The head of the UK’s biggest transport union has said he will not “disarm” himself by agreeing to preconditions for wage negotiations, at the start of 48-hour strikes that will cause widespread disruption of train services. across the UK on a busy sports weekend.

RMT General Secretary Mick Lynch he told the bbc It would be “completely irresponsible” for the union, whose members withdrew on Friday, to sign the terms set out by the train operating companies represented by the Rail Delivery Group.

The ongoing dispute over wages between the RMT and employers, which started in june last yearIt comes as workers in the public and private sectors push for bigger raises amid the cost of living crisis.

The two days of strike action will affect most train operators in England, with a strike on Friday by RMT-affiliated guards and station staff roughly halving the number of services. Even fewer services are scheduled to run on Saturday due to a strike by the train drivers’ union Aslef, which is locked in a separate payment dispute with 14 train operators.

Saturday’s strike will be particularly severe for people trying to make it to two of England’s biggest annual sporting events – the FA Cup final at Wembley Stadium in London and the Derby race at Epsom Downs racecourse in Surrey.

The cup final is between Manchester United and Manchester City, whose supporters would normally have made heavy use of the Avanti West Coast service.

Aslef and RMT say that the payment offers for the financial years 2022-23 and 2023-24 amount to cuts in real terms. Train operators have proposed 4 percent pay rises for both years for Aslef members, while RMT workers have been offered 5 percent raises for last year and 4 percent this year.

The offer to the RMT, which settled a long-running wage dispute with the owner of the Network Rail infrastructure in March, includes guaranteed cash floors that would give the lowest-paid staff a raise of up to 13 percent in both years.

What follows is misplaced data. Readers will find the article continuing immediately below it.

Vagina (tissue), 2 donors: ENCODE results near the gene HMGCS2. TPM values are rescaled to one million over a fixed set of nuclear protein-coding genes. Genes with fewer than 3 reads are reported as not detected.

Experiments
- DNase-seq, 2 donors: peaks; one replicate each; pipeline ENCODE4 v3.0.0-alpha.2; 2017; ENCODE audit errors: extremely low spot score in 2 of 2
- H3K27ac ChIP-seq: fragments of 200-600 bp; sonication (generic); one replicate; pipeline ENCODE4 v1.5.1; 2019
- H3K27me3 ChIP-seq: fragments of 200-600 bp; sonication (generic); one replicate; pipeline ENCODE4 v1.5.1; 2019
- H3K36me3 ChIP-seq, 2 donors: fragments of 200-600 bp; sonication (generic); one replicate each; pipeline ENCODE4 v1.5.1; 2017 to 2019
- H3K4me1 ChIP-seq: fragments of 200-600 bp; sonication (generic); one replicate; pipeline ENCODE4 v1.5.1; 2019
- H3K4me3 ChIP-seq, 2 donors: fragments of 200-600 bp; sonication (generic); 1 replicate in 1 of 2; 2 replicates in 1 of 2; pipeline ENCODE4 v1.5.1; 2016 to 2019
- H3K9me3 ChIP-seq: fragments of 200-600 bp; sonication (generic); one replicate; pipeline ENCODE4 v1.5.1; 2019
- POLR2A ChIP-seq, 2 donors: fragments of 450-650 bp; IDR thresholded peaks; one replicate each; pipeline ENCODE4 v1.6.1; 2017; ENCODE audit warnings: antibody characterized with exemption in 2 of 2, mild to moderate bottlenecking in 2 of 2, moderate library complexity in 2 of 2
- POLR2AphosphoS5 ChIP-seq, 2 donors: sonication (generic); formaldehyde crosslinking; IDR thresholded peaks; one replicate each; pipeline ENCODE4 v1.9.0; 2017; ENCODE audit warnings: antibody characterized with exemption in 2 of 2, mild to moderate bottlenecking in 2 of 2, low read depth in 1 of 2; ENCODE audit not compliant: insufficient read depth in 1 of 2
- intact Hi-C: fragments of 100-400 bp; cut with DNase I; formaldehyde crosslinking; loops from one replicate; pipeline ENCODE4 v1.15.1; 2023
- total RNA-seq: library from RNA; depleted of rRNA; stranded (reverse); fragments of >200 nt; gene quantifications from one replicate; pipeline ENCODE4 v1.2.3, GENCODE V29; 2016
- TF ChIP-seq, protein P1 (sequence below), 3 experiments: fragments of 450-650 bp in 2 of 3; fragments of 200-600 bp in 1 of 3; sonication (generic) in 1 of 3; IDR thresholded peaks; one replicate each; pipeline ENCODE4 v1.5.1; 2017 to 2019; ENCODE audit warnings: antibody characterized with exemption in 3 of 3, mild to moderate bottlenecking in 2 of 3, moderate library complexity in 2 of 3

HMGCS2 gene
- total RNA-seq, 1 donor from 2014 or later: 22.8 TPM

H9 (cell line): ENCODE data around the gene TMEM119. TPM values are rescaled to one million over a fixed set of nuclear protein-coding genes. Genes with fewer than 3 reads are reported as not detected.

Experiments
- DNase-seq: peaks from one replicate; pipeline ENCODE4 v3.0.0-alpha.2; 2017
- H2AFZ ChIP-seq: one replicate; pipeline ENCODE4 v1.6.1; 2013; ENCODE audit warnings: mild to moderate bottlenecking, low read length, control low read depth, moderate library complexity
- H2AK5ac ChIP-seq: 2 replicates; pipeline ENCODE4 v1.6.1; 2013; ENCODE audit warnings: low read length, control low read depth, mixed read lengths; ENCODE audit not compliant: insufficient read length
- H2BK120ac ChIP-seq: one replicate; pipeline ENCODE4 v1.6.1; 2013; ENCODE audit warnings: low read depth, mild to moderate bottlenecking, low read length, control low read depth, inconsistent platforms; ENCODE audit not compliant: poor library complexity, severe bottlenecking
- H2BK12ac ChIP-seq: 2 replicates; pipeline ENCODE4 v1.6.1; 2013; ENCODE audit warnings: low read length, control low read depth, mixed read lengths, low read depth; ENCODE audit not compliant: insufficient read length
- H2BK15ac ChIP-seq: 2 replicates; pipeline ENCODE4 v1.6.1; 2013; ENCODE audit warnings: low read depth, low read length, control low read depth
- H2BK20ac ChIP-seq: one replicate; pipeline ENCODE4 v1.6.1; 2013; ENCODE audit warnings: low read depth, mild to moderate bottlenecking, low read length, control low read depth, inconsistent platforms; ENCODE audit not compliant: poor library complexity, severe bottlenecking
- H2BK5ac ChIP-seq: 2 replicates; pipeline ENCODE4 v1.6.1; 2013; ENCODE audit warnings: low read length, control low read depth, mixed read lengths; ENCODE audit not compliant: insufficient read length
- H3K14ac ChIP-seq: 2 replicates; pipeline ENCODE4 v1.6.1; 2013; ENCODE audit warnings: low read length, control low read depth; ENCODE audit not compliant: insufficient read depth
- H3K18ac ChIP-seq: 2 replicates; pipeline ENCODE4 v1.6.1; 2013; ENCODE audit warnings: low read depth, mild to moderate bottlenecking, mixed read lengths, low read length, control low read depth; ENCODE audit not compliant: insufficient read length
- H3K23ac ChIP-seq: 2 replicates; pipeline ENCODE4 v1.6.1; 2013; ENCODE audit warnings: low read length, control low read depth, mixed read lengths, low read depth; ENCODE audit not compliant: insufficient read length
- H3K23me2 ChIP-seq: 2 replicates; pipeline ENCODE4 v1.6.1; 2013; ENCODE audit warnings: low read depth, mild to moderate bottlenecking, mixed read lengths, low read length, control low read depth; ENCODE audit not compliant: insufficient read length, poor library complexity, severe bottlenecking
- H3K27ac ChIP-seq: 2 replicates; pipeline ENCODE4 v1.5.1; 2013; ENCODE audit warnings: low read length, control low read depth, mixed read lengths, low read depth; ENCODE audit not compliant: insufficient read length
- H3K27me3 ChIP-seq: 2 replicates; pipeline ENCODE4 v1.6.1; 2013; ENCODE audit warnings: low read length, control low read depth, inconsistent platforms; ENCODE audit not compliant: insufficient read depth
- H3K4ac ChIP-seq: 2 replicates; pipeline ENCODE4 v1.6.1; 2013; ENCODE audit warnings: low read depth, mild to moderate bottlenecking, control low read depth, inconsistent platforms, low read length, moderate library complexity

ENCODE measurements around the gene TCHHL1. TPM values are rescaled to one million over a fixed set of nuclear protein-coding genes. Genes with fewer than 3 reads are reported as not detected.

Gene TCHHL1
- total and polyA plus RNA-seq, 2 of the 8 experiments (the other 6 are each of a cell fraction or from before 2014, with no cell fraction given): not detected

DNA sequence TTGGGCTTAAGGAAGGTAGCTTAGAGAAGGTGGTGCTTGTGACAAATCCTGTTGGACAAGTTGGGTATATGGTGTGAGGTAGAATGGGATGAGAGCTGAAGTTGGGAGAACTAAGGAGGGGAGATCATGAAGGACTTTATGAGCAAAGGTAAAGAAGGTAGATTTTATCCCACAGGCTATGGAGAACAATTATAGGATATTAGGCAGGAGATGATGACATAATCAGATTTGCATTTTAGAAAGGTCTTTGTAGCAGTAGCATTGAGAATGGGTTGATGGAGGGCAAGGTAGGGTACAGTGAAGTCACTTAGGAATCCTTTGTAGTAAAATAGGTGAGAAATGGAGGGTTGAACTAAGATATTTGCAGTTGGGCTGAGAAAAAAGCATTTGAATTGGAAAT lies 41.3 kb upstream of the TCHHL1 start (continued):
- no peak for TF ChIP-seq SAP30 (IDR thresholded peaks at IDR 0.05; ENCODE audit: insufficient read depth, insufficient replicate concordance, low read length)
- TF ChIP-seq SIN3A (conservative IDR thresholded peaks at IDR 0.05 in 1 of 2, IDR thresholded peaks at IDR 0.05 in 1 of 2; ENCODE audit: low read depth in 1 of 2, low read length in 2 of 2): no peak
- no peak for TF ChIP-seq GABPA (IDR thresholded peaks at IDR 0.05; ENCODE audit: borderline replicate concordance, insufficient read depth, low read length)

Lynch said on Friday that as part of a deal, the RDG had ordered the union to declare the dispute resolved before beginning three months of talks on reforms, including closing underused ticket offices.

“They demanded that we do that without any mandate [for further strikes] and without any influence at the negotiating table,” he told the BBC. “They wanted us to disarm at the negotiating table and we just can’t do that. That would be completely irresponsible.”

In a separate letter to MPs, Lynch claimed that the dispute had already cost the economy nearly £5bn. The figure was mainly based on the claim by lobby group Hospitality UK that its members had lost £3.25bn in revenue from the walkouts.

The RDG said it disputed Lynch’s characterization of preconditions and that RMT negotiators had a history of agreeing to terms, only to be overturned by members of the union executive.

He called on union leaders “to seriously engage with the financial challenges facing the industry. . . and get back to the table so we can resolve this dispute.”

In an effort to make up for the disruption, the Football Association has organized 120 coaches, 60 for fans from each club, to bring fans from Manchester to London on Saturday. It has also arranged for additional car parking at Wembley.

Meanwhile, Epsom Downs Racecourse has made additional parking available for the tens of thousands of people expected to attend, warning that there will be no nearby train stations open.

The unions have reached separate wage agreements with Transport for London, Transport for Wales, Merseytravel and ScotRail, meaning their services will not be affected. Three “open access” commercial operations (Hull Trains, Grand Central and Lumo) are also exempt.

The Transportation Department did not immediately respond to a request for comment.

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